New evidence suggests the Moon holds more water than ever previously believed

Illustration depicting how magma in ancient volcanic deposits on the Moon contains more water than expected. Image Credit: Olga Prilipko Huber

To some people, the Moon can seem like a rather boring place – gray, dusty and covered in craters. It is also usually thought to be bone dry, not the first place that comes to mind when you hear about water elsewhere in the Solar System, and for the most part that may be true, but now new evidence shows that the Moon may be a lot wetter in its interior than previously known.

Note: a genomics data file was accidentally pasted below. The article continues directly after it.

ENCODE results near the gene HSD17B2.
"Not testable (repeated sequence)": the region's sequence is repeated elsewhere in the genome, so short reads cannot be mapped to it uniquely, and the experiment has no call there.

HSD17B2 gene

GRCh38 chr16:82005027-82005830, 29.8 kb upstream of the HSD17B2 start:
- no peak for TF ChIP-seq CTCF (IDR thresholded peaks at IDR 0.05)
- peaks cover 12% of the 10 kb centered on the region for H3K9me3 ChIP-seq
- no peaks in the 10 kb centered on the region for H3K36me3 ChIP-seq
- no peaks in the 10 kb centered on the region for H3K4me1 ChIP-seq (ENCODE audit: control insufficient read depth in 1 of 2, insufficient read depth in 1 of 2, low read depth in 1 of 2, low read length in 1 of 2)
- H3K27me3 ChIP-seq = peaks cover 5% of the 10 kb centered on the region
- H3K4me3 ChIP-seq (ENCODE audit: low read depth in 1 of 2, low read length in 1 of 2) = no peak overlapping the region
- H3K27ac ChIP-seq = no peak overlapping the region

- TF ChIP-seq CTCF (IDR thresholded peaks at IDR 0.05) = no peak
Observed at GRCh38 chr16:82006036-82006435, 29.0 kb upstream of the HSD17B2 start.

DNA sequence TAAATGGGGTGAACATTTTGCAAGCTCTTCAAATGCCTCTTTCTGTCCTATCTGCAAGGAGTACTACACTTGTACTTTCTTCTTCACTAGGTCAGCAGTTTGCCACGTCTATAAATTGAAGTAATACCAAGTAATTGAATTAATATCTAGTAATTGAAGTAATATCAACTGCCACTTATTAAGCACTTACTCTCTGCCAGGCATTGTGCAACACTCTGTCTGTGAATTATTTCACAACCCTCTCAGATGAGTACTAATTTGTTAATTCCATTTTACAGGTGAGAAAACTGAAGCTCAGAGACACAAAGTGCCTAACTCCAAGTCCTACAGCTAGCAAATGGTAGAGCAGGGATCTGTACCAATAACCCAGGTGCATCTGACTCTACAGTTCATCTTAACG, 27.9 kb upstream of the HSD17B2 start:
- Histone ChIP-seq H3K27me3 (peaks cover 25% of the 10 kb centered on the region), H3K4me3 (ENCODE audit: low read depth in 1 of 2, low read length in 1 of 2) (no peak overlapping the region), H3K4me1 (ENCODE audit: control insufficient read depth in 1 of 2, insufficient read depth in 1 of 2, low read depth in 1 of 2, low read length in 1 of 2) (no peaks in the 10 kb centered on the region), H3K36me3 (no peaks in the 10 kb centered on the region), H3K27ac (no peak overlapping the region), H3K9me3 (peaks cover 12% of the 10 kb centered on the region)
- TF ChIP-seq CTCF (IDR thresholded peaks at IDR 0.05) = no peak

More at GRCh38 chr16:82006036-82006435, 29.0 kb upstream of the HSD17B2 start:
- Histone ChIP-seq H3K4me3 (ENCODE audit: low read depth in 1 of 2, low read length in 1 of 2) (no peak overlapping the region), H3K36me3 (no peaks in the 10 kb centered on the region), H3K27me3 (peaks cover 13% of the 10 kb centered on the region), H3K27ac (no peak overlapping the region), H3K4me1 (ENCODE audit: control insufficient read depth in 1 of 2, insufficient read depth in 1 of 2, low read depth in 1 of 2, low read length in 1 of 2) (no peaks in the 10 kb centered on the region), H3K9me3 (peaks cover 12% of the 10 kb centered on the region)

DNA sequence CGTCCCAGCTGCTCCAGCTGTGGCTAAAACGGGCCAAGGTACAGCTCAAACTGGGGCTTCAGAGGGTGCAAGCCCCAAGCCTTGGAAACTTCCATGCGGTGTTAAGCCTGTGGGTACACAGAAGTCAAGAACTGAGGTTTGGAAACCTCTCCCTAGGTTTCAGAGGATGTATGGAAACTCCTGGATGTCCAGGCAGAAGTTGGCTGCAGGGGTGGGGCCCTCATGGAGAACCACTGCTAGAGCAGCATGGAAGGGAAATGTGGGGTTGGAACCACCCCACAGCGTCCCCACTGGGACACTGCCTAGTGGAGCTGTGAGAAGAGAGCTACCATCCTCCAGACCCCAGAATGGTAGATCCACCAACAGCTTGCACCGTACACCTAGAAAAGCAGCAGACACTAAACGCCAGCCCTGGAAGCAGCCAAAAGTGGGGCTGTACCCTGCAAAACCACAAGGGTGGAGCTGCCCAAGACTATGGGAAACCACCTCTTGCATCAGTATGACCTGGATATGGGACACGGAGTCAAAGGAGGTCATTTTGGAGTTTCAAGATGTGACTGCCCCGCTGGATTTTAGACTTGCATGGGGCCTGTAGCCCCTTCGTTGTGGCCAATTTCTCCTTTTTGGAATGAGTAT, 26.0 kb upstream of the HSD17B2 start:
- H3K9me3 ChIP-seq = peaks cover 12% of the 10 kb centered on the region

The Moon’s surface is indeed extremely dry, other than patches of water ice in the shadows of some craters at the poles. Even the ice was a surprise when first discovered by orbiting probes. But now, researchers at Brown University have found evidence for water trapped within volcanic (pyroclastic) deposits, which suggests that the Moon’s mantle is rather water-rich. It was previously thought that the Moon’s interior had been depleted of water, but then in 2008, trace amounts of water were found in volcanic glass beads which had been brought back to Earth by the Apollo 15 and 17 missions.

Read the rest of my article on AmericaSpace.

 

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